This post was written by Andrea Paoletti
“For me it is so simple that life should be lived on the edges of life, you have to exercise rebellion to refuse to tape yourself to rules, to refuse your own success, to refuse to repeat yourself, to see every day, every year, every day, every idea as a true challenge and then you are going to live your life on a tight rope.” Philippe Petit
I spent my last days lying on a sofa because of a knee surgery. And I took the chance to watch an inspiring documentary: James Marsh’s Man on Wire. What a best moment to watch someone walking on a rope when I couldn’t even walk on the floor!
I was fascinating by Philippe Petit. He said that his passion for wire-walking began in childhood, when he retreated from his disciplinarian father, a pilot in the French Air Force. “I started to close myself in my own world, and to not play with other kids.” He was subsequently expelled from five schools, took impromptu lessons with the legendary wire-walker Rudolf Oman-kowsky, and began a career as a street entertainer.
Philippe wrote in the sky with his body. Between the towers of the Notre Dame de Paris, between the two north pylons of the Sydney Harbour Bridge, in Sydney and at the World Trade Center in Manhattan.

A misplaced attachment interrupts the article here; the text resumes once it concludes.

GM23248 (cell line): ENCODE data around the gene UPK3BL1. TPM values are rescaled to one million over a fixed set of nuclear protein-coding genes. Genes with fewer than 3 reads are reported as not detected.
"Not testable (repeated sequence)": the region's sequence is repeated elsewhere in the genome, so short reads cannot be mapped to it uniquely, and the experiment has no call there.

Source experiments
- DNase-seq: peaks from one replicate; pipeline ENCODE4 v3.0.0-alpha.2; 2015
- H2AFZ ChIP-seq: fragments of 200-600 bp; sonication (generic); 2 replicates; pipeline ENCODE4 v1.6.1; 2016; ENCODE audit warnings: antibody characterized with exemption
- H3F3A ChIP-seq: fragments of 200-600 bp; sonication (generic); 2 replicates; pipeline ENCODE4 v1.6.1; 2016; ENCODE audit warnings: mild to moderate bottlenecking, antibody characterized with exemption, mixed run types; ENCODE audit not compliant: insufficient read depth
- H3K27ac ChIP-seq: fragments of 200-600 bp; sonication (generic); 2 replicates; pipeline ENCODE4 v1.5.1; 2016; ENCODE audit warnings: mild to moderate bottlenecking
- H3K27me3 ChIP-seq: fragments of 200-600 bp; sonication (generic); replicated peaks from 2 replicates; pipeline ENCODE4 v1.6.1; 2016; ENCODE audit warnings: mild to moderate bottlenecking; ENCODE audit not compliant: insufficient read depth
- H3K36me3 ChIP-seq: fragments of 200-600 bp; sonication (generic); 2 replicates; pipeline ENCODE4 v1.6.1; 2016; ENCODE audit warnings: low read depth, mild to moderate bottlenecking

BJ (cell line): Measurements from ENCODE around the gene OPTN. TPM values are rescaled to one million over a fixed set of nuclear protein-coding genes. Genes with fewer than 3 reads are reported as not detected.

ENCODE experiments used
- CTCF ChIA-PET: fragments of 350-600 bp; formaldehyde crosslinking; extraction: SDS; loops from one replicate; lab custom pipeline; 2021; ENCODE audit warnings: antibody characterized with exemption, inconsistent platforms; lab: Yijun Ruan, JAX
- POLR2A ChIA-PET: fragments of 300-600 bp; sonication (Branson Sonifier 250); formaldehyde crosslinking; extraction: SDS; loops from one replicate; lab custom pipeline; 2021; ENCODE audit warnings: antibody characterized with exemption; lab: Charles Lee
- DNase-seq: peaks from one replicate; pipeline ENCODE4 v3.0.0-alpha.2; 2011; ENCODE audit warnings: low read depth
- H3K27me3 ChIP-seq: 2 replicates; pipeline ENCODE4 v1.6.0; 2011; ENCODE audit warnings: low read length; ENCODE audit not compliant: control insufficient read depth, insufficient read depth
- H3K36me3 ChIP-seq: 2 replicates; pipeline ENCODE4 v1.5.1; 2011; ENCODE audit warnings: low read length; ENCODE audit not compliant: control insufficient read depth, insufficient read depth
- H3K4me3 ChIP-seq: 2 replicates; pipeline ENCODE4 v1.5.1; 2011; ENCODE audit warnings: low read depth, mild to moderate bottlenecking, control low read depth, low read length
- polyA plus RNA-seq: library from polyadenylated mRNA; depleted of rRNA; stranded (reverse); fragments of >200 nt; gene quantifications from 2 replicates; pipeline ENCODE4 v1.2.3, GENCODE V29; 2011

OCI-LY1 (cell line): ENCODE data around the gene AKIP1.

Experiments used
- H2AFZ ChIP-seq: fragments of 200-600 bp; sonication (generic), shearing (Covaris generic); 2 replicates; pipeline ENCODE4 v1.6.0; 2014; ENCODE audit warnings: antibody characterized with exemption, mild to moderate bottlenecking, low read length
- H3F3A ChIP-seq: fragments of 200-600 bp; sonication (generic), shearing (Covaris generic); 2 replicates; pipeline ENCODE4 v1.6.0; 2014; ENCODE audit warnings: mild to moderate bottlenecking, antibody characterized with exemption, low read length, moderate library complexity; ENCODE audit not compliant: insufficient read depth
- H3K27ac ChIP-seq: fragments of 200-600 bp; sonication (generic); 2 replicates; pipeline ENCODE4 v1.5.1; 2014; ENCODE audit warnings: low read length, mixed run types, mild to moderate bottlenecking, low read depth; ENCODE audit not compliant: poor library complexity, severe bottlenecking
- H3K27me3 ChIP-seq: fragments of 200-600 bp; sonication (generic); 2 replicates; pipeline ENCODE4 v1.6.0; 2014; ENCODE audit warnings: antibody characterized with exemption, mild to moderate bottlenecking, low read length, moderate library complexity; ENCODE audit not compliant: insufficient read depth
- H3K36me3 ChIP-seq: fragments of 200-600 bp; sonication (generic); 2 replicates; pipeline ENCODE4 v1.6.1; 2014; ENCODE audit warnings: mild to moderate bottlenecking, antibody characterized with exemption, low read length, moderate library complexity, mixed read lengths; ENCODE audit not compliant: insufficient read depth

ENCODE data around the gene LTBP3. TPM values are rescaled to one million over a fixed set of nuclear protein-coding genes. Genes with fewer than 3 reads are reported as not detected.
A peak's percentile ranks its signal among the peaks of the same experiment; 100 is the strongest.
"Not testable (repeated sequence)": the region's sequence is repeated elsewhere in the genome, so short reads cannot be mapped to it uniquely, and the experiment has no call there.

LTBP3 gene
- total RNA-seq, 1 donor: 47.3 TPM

On the 7 August 1974 he danced on air for 45 minutes, making eight crossings between the towers, a quarter mile above the sidewalks of Manhattan. When they asked him if he felt any fear during the experience he answered:
“No, no. I felt an immense elation, and that I was actually venturing in another world. Literally a world where man is not really allowed. There was some turbulence also, where the air current was moving me around, so it was another world and I was an explorer there. “
Many people could think about him as an insane but it is just inspiring his way to make a dream real. Believing in it, inventing a new approach, experimenting, and finally dancing on air.